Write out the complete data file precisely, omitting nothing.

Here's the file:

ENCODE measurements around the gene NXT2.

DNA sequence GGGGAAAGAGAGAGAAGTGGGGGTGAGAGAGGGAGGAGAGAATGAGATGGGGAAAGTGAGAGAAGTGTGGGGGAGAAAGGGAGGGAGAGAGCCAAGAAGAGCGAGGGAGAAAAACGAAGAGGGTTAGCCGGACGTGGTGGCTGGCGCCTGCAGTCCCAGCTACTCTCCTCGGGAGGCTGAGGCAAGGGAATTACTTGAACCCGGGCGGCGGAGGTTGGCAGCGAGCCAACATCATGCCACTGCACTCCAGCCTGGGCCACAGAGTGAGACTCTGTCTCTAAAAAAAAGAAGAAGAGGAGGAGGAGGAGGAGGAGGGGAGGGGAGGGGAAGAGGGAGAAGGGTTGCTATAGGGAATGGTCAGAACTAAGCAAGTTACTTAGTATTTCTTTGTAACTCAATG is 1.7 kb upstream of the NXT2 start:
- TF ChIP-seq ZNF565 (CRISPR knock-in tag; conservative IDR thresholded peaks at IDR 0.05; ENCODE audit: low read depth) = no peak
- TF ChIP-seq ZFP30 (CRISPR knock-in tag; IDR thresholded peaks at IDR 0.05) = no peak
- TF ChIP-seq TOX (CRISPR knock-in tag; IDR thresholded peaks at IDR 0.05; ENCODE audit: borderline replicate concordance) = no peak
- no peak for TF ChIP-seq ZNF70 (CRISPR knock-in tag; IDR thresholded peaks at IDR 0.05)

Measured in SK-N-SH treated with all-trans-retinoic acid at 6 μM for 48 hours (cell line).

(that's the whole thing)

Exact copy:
ENCODE measurements around the gene NXT2.

DNA sequence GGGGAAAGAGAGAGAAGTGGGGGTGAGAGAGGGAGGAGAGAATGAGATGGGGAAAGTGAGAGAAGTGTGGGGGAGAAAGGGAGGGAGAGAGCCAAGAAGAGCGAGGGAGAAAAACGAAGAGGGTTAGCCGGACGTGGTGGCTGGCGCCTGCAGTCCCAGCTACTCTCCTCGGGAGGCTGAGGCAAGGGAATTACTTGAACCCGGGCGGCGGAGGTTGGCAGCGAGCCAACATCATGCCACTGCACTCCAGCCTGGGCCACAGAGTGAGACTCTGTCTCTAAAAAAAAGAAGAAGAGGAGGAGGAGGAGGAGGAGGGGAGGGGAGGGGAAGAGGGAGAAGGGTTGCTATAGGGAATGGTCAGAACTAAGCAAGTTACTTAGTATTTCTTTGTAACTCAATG is 1.7 kb upstream of the NXT2 start:
- TF ChIP-seq ZNF565 (CRISPR knock-in tag; conservative IDR thresholded peaks at IDR 0.05; ENCODE audit: low read depth) = no peak
- TF ChIP-seq ZFP30 (CRISPR knock-in tag; IDR thresholded peaks at IDR 0.05) = no peak
- TF ChIP-seq TOX (CRISPR knock-in tag; IDR thresholded peaks at IDR 0.05; ENCODE audit: borderline replicate concordance) = no peak
- no peak for TF ChIP-seq ZNF70 (CRISPR knock-in tag; IDR thresholded peaks at IDR 0.05)

Measured in SK-N-SH treated with all-trans-retinoic acid at 6 μM for 48 hours (cell line).